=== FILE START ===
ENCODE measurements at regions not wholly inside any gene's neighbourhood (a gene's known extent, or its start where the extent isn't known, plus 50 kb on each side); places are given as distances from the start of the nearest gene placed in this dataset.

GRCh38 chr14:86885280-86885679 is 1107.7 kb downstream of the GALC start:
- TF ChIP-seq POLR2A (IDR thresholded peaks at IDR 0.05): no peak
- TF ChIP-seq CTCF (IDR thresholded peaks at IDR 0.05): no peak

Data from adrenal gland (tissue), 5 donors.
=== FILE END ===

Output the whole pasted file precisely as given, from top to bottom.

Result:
ENCODE measurements at regions not wholly inside any gene's neighbourhood (a gene's known extent, or its start where the extent isn't known, plus 50 kb on each side); places are given as distances from the start of the nearest gene placed in this dataset.

GRCh38 chr14:86885280-86885679 is 1107.7 kb downstream of the GALC start:
- TF ChIP-seq POLR2A (IDR thresholded peaks at IDR 0.05): no peak
- TF ChIP-seq CTCF (IDR thresholded peaks at IDR 0.05): no peak

Data from adrenal gland (tissue), 5 donors.